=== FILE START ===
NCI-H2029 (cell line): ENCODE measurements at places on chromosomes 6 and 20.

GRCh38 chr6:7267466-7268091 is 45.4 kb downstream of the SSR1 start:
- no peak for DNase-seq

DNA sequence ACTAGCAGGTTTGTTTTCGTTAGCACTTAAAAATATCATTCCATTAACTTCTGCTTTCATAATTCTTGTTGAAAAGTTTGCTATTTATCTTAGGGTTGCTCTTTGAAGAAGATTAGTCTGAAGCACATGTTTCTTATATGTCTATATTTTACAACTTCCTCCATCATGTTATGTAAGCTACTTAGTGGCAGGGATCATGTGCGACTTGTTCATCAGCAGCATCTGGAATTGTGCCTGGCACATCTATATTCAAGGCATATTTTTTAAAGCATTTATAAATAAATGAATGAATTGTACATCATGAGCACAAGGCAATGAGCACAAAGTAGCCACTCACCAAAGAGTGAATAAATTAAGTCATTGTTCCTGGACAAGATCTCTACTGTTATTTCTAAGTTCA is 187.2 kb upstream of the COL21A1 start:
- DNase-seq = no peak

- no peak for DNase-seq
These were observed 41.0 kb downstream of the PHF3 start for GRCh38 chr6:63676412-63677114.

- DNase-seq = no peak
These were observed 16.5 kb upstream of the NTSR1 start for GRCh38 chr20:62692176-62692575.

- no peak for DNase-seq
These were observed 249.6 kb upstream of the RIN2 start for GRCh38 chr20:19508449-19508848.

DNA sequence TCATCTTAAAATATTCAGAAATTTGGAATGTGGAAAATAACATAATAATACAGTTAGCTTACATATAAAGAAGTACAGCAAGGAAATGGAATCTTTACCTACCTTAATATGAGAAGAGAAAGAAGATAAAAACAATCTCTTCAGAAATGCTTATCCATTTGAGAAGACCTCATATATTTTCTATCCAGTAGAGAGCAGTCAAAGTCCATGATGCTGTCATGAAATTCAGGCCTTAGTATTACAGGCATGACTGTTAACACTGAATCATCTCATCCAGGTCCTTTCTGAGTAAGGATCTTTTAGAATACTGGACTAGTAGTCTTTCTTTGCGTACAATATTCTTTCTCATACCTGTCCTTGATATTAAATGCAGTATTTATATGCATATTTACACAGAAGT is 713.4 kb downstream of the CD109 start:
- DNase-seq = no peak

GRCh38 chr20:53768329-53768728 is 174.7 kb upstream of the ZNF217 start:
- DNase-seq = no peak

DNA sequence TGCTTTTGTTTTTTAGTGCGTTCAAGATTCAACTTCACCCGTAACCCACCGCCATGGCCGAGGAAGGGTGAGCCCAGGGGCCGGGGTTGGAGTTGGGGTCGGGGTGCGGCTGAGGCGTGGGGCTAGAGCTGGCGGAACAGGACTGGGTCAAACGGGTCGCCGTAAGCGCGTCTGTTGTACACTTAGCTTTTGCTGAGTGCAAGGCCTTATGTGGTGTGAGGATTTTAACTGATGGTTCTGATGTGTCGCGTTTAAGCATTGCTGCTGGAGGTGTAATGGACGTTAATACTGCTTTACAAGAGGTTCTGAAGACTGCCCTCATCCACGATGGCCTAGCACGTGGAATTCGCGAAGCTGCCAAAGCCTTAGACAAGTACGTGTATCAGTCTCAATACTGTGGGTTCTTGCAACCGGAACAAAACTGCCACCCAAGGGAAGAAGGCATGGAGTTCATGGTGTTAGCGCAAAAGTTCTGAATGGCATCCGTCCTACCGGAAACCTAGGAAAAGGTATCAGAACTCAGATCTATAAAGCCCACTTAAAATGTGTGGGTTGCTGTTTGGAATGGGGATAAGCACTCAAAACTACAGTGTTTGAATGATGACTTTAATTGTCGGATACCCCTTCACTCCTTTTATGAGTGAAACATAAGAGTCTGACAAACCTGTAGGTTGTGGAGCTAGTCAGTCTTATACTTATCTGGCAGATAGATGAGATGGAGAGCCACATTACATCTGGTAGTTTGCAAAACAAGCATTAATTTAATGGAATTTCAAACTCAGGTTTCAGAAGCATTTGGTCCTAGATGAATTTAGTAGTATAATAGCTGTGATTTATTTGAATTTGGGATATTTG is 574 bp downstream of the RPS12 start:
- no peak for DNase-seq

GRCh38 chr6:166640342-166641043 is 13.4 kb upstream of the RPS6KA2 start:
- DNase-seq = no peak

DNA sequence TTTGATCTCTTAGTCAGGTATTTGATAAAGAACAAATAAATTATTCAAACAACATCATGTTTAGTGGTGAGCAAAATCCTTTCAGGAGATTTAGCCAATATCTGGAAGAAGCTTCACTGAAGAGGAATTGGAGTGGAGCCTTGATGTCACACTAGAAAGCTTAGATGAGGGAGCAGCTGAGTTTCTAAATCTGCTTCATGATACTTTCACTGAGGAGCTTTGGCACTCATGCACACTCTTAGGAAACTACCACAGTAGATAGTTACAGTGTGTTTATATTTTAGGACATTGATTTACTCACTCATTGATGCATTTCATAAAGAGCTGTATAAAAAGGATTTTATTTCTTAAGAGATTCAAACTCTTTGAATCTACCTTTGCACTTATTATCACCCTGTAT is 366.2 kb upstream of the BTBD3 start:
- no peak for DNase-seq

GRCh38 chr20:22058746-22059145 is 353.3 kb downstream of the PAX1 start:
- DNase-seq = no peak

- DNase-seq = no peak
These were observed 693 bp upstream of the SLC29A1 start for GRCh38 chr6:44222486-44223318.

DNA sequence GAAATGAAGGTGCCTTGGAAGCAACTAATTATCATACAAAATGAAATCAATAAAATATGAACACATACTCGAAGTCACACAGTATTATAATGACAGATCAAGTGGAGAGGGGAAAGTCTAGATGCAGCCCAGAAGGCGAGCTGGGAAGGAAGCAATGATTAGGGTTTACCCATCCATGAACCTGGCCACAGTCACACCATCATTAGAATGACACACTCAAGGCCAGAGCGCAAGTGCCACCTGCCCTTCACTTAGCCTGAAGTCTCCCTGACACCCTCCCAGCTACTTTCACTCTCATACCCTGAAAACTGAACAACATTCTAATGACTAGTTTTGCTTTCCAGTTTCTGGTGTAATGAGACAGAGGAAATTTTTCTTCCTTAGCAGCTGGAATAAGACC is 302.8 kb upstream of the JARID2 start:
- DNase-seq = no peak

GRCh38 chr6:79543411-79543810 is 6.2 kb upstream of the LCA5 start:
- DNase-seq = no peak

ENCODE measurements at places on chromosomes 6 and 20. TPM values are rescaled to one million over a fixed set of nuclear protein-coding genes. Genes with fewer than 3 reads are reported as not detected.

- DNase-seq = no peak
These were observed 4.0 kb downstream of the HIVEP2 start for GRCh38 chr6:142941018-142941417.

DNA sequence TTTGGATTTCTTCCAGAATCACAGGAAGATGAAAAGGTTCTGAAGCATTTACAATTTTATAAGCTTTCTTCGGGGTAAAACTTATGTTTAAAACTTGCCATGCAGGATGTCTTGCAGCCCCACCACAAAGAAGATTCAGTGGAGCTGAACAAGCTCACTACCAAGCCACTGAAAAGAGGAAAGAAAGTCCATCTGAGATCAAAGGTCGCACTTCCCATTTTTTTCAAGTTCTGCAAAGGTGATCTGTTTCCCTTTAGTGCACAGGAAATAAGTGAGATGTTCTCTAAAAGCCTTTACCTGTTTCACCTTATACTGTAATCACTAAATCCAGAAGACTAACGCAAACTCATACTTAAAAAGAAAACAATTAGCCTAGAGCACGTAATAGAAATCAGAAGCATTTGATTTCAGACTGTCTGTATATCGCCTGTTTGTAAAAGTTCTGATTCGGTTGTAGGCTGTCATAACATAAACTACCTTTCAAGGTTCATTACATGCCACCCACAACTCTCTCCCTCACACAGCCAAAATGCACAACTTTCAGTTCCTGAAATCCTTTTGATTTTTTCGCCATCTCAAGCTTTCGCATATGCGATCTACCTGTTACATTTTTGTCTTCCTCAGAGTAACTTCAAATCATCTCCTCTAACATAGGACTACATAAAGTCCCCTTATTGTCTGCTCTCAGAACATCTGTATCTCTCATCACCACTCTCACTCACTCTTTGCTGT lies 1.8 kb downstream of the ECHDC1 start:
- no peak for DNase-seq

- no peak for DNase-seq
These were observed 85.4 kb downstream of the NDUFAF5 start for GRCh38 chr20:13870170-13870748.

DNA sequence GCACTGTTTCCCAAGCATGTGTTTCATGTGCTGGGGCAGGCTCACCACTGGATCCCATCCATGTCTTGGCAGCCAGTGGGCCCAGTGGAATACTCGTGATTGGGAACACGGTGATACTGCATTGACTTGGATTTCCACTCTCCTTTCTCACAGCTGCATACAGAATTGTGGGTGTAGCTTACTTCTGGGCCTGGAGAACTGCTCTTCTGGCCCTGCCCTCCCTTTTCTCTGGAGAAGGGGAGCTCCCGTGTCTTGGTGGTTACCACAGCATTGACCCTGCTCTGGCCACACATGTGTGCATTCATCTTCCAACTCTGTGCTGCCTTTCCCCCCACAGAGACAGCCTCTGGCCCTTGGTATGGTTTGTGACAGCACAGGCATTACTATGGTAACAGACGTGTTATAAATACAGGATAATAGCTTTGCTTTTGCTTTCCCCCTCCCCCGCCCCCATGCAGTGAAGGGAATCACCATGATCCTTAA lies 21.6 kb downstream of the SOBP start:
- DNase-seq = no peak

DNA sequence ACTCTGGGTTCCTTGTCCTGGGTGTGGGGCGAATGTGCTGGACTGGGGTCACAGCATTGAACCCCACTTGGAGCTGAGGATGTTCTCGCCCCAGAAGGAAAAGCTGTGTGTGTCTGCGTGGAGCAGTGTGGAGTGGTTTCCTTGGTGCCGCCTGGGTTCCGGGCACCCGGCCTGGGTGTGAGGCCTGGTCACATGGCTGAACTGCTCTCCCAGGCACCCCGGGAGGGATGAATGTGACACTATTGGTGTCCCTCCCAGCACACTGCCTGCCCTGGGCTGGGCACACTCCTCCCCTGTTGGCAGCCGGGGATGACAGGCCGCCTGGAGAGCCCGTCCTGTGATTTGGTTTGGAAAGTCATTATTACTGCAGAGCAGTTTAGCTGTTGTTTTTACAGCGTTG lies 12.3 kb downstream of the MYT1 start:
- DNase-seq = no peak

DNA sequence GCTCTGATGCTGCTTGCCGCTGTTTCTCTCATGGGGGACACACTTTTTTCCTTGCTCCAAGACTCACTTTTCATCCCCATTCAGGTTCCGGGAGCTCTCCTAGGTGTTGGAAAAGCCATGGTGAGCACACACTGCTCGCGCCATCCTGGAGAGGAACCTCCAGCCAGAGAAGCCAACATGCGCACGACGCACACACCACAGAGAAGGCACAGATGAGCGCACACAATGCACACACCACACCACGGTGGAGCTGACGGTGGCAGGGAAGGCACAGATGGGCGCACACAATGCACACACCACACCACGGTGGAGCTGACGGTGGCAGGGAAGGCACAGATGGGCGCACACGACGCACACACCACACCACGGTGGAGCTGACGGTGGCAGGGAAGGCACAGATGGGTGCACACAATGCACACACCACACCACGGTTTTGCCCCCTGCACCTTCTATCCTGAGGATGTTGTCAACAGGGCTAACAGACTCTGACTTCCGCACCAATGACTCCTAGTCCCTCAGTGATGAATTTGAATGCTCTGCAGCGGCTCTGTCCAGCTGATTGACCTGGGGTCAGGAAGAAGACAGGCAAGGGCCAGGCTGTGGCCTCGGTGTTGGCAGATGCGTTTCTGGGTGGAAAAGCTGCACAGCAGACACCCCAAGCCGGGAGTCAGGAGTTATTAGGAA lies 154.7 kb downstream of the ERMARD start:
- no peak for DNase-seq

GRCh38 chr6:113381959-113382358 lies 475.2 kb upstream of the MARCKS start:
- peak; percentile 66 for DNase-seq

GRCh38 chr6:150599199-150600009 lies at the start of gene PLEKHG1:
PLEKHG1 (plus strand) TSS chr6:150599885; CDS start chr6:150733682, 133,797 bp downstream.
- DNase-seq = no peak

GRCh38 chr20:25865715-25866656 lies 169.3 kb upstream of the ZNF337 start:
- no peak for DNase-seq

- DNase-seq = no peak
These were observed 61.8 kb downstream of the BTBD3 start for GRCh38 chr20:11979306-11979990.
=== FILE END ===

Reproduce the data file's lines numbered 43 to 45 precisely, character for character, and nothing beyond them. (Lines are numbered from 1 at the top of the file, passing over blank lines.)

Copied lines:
GRCh38 chr6:113381959-113382358 lies 475.2 kb upstream of the MARCKS start:
- peak; percentile 66 for DNase-seq

GRCh38 chr6:150599199-150600009 lies at the start of gene PLEKHG1: